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21 Animals That Call The Great Smoky Mountains Home

21 Animals that call the great smoky mountains home.

The Great Smokey Mountains, situated between North Carolina and Tennessee, boast of its natural beauty and awesome biodiversity. Let’s dive in and find out which animals call the Great Smoky Mountains home.

American Black Bear

Black Bear ambling in a forest. Image by JT Ray on Unsplash

Perhaps the most iconic resident of the park, black bears are a common sight, thriving in the forested regions.


Elk. Image via depositphotos.

Reintroduced to the park in 2001, elk can now be spotted in the Cataloochee Valley area.

Whitetailed Deer

White-tailed deer. Image via depositphotos.

Common throughout the park, they are often seen in open areas and along the roadsides.

Wild Turkey

a pair of wild turkeys on the edge of the forest. Image via depositphotos.

Easily spotted due to their size, wild turkeys are a success story of wildlife management and conservation in the park.

Eastern Gray Squirrel

Gray Squirrel. Image via wikimdeia commons.

A ubiquitous sight, these squirrels are found in both forested areas and near human habitation within the park.

Pileated Woodpecker

pileated woodpecker bird at Vancouver BC Canada. Image via depositphotos.

One of the largest woodpecker species, known for their distinctive call and striking appearance.

Red Fox

Red fox
Eastern American Red Fox (Vulpes vulpes ssp. fulvus) observed in Algonquin Provincial Park. Image by Joanne Redwood – This file was derived from: Vulpes vulpes ssp fulvus 26568101.jpg, CC0,, via Wikimedia Commons

These adaptable foxes are present throughout the park but are more often seen at higher elevations.

River Otter

River otter. Image via depositphotos.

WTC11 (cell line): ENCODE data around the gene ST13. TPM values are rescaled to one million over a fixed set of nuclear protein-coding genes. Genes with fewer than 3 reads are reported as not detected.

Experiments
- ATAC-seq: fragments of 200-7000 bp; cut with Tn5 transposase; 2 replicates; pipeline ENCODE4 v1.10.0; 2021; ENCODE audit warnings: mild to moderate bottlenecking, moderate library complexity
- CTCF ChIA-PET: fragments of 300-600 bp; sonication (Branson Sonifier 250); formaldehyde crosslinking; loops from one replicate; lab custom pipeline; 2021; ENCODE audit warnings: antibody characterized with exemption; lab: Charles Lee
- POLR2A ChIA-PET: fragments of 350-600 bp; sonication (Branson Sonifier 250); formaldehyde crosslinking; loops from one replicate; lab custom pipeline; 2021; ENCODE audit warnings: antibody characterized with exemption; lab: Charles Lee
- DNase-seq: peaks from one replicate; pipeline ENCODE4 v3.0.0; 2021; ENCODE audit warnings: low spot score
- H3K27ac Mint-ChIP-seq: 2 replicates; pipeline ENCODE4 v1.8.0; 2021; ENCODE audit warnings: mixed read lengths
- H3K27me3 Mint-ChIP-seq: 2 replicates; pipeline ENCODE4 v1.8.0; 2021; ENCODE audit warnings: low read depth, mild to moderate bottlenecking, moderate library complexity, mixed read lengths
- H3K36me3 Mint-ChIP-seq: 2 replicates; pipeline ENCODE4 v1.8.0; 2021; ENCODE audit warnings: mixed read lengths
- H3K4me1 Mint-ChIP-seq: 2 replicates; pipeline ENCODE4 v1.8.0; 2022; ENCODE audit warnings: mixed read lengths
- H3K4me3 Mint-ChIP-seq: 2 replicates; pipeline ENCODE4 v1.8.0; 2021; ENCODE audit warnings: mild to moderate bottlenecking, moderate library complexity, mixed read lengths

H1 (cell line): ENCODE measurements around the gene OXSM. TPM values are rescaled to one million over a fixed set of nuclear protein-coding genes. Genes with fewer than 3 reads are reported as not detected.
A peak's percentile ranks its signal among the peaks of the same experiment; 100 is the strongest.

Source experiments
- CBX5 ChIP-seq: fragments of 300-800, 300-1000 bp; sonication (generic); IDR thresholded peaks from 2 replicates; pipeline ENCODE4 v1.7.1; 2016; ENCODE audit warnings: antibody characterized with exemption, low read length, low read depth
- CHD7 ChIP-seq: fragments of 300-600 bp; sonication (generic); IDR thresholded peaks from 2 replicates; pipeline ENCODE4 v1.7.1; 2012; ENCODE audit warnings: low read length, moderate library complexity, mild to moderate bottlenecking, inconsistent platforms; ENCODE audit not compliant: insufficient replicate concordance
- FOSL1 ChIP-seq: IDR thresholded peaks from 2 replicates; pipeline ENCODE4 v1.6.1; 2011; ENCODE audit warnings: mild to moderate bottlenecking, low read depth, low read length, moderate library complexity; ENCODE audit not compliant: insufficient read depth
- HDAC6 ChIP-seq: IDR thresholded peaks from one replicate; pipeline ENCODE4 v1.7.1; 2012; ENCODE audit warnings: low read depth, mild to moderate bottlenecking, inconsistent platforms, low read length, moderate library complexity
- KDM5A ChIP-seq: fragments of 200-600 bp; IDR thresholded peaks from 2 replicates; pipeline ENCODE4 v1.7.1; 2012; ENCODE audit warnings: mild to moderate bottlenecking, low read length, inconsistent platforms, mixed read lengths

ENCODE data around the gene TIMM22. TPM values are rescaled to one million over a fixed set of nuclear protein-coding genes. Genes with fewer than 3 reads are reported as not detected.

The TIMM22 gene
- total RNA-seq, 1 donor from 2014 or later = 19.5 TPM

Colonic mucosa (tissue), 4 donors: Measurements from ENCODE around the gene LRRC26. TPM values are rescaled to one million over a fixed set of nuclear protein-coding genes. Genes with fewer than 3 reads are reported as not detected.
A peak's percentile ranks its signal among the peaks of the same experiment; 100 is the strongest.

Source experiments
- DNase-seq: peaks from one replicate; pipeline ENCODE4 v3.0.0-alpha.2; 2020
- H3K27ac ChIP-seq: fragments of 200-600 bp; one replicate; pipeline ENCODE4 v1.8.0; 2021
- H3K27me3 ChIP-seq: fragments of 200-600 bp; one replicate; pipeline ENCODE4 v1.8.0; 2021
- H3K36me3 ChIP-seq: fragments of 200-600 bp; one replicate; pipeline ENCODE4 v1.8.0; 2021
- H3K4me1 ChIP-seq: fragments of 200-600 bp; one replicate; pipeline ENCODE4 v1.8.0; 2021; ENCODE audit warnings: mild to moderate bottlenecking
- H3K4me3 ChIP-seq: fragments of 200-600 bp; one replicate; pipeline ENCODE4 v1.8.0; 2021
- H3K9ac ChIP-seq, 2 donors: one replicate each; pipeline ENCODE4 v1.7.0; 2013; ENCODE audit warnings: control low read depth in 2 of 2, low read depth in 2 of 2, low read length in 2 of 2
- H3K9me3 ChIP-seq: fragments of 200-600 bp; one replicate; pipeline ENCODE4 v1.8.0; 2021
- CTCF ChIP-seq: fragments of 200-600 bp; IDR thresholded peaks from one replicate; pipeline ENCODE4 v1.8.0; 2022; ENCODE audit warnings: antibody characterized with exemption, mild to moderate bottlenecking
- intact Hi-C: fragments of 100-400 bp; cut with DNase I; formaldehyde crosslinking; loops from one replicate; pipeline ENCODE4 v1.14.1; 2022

Once nearly extirpated, successful reintroduction efforts in the 1990s have allowed river otters to thrive in the park’s waterways.


Bobcat in a forest. Image Miller_Eszter via Pixabay

Elusive and primarily nocturnal, bobcats inhabit the more remote areas of the park.


Raccoon hiding behind leaves. Image by Joshua J. Cotten via Unsplash

Common across North America, raccoons are also a frequent sight in the park, especially near campsites.


Red salamander (Pseudotriton ruber)
Red salamander (Pseudotriton ruber) Image by REPTILES4ALL via Depositphotos

The park is known as the “Salamander Capital of the World” with 30 species, including the Eastern Hellbender.

Eastern ScreechOwl

A closeup shot of an Eastern Screech Owl on a cloudy day outdoors. Image via depositphotos.

Identified by their trilling calls at night, these small owls are residents of the park’s forests.

Bald Eagle

bald eagle national animal of the U.S.
Image by Stephen Meyers via Pexels

America’s national bird, occasionally seen soaring above the park’s waterways and valleys.

Peregrine Falcon

Peregrine Falcon overing above its prey. Image by Erik van Dijk on Unsplash.

Known for their incredible speed, these birds of prey were reintroduced to the park in the 1980s.

Barred Owl

barred owl
A barred owl sitting on a branch. Image by Collins93 via

Recognizable by their distinctive “Who cooks for you?” call, they are common in the park’s wooded areas.


Coyote Howling in the American Southwest. Image via Depositphotos

Once absent, coyotes have established themselves in the park over the last few decades.

Eastern Chipmunk

Eastern Chipmunk (Tamias striatus) standing on a mossy log with its cheep pouches full of food – Lambton Shores, Ontario, Canada Image via Depositphotos

A small, striped rodent often seen scurrying on the forest floor.

Great Blue Heron

great blue heron
A great blue heron takes flight. Image by Joshua J. Cotten via Unsplash

Frequently observed in the park’s rivers and streams, especially where fish are abundant.

Redtailed Hawk

Flying bird of prey above the field meadow, Red-tailed hawk, Buteo jamaicensis, landing in the forest. Wildlife scene from nature. Image via Deposit Photos

A common bird of prey, often seen circling above open fields and forest clearings.

Garter Snake

Eastern Garter Snake
Eastern Garter Snake. Image via Depositphotos

Nonvenomous and harmless to humans, these snakes are common throughout the park.

Bat species

world's largest bat colony
world’s largest bat colony. Image via depositphotos.

Several species, including the Little Brown Bat, play crucial roles in controlling insect populations within the park.


The great smoky mountains. Image via depositphotos.

These animals highlight the diverse wildlife that can be found in the great smokies. I hope you enjoyed reading about the animals that call the great Smoky Mountains home. To read more like this, check out the articles below:

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